The Morgue Lady missed the anniversary of the laying of the foundation for the San Xavier Mission, but this article might interest readers even if it is a bit late.
Of course, the Arizona Daily Star wasn't around yet in 1700, but the Star ran an article for the 228th anniversary of the event.
From the Arizona Daily Star, April 27, 1928:
San Xavier Building Started 228 Years Ago Tomorrow
Tomorrow is the 228th anniversary of the laying of the first foundation stone for the Church of San Xavier del Bac.
The following extract from the diary of Father Eusebio Francisco Kino, quoted in an article by Dr. Frank C. Lockwood published in the April issue of "The Arizona Quarterly Review," tells of the founding of San Xavier:
"April 28, 1700, he (Father Kino) writes: 'On the twenty-eighth we began the foundations of a very large and capacious church and house of San Xavier del Bac, all the many people working with much pleasure and zeal, some in digging for the foundation, others in hauling many and very good tezontle from a little hill which was about a quarter of a league away. For the mortar for these foundations it was not necessary to haul water, because by means of the irrigation ditches we very easily conducted the water where we wished, and that house, with its great court and garden nearby, will be able to have throughout the year all the water it may need, running to any place or workroom one may please, and one of the greatest and best fields in all Nueva Biscaya'."
The following letter concerning a monument for Father Eusebio Francisco Kino signed by a number of Tucson citizens, constituting a finance committee, was received by The Arizona Daily Star yesterday:
"A community is greater in proportion as it recognizes and honors its great men. By common consent we have come to look upon Father Eusebio Kino as a truly monumental character — the most potent individual and the most worthy in the civilization of the southwest. He is our earliest and our greatest pioneer. He was a religious genius, a saintly missionary, a mighty spiritual captain; and he was also a builder, a ranchman, an explorer, and a statesman. He first brought domestic animals into Arizona; he founded San Xavier Mission; he first explored and mapped Pimeria Alta; and he was the first to discover that California could be reached by land from Sonora.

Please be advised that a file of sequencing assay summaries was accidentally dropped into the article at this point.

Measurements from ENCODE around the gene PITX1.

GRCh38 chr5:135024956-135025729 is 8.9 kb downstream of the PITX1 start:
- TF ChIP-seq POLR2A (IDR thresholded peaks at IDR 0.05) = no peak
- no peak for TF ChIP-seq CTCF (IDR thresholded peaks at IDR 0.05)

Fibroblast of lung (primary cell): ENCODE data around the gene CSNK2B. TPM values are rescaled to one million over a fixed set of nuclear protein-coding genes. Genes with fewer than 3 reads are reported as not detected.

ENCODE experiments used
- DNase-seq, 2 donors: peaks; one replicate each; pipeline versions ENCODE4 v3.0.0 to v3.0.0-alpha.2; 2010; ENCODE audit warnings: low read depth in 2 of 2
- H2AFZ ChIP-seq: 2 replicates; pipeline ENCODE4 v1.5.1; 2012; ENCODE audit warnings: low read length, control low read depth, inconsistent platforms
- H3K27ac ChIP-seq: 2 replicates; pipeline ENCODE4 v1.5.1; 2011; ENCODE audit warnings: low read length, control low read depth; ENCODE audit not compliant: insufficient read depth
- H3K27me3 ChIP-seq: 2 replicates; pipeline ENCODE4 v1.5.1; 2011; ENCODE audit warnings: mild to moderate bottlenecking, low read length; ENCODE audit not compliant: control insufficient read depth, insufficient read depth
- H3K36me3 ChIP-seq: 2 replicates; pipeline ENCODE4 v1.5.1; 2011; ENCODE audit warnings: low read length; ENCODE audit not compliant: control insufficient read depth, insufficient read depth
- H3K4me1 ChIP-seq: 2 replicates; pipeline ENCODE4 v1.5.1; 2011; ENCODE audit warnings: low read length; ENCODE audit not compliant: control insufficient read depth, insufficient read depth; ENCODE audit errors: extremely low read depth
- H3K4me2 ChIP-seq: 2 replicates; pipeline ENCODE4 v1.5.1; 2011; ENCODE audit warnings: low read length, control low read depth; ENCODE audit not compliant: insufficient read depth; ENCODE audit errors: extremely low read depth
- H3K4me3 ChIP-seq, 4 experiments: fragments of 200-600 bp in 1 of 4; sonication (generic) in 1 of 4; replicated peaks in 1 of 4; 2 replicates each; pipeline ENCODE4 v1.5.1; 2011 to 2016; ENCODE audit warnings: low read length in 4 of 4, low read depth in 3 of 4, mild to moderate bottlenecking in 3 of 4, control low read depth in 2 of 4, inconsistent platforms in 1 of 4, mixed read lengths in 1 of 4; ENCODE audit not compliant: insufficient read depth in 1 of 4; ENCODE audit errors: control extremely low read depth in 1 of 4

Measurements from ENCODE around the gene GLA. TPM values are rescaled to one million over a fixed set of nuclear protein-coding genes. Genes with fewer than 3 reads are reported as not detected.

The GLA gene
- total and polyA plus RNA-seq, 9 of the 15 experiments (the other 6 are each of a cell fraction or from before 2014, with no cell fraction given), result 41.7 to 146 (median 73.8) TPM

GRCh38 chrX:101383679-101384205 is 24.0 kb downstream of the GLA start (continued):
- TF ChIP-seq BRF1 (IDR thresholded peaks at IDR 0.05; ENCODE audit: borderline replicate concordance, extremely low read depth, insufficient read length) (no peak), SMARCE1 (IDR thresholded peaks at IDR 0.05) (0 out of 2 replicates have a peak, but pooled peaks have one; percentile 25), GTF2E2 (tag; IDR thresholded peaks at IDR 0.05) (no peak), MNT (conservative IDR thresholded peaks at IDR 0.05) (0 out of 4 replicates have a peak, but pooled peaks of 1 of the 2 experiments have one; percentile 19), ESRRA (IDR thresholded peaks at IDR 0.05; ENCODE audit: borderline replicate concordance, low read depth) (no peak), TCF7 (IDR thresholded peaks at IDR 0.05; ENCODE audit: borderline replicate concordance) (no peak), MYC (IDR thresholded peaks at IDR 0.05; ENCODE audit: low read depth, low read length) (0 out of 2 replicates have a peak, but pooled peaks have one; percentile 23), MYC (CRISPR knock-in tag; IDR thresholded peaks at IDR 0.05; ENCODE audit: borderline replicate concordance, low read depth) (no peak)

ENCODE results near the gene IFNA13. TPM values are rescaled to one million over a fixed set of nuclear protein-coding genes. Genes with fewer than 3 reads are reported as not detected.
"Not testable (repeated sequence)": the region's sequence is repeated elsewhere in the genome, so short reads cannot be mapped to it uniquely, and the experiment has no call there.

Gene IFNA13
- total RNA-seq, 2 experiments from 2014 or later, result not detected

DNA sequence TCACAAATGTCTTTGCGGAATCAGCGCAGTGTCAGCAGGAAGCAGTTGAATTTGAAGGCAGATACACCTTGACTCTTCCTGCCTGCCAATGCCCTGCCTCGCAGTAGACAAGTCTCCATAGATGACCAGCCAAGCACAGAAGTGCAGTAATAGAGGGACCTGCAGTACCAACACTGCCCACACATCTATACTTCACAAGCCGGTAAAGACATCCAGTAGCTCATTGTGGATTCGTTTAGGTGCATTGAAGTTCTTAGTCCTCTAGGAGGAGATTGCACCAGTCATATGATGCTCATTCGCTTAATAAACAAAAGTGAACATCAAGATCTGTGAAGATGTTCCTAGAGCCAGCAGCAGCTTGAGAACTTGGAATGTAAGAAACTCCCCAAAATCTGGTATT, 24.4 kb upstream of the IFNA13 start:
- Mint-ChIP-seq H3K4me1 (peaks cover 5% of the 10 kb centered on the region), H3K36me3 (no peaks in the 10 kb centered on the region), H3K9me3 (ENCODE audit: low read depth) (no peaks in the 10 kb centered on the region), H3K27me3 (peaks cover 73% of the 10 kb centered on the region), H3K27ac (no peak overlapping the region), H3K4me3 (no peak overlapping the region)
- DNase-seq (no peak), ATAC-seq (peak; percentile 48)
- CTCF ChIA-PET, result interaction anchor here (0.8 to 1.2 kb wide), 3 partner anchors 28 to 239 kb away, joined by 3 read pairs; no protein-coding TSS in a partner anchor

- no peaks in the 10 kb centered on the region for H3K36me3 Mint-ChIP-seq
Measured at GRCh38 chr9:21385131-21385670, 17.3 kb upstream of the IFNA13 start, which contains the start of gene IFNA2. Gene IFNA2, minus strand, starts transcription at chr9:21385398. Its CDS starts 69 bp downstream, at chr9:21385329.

"The citizens of the southwest now desire to honor his memory with a monument worthy of his great name and as enduring as the civilization that he planted here in the desert. Almost spontaneously a large and very representative committee has come together to promote and direct this undertaking. It will require at least $10,000 to erect such a statue as the committee has in mind. We desire that nothing in the southwest shall surpass this monument in fitness and artistic distinction. The choice of a sculptor, the art design, — all that has to do with the concrete realization of our ideal in a creation of monumental beauty — has been placed in the hands of a remarkably well qualified committee.
"We are addressing this letter to a large number of well known men and women in the southwest who we believe are both able and willing to make subscriptions of from $25 to $500 to carry out this inspiring civic project. It is our hope that at least three-fourths of the amount required may be subscribed by those to whom this letter is addressed. Subscriptions may be made payable January 1, 1929. It is believed that after the larger gifts have been made, we can raise the remainder in small amounts from a very large number who are eager to give, but cannot give much.
"We sincerely trust that you will be able to give promptly and generously. By so doing, you will honor the memory of a benefactor of men, and will provide a thing of beauty that will be a permanent joy to the generations that come after us.
"Committee on finance, Mose Drachman, chairman; Albert Steinfeld, Mrs. George F. Kitt, M. J. Riordan, Mrs. Lynn J. Tuttle, George H. Kelly, Robert Tally, Frank Duffy, Thomas O'Brien, Miss Mary M. Duffy."
Some who haven't been in Tucson long may think the statue of Father Kino atop his horse is the monument in question. If so, it would have been placed 60 years after the fund-raising began.
The statue at Kino Boulevard and 15th Street was placed there in 1988 and dedicated Jan. 13, 1989.
The Morgue Lady does wonder what the good father would think if he could see the two small Santa hats placed on the horse's ears each Christmas season, but she imagines a man who accomplished as much as Father Kino must have had a good sense of humor.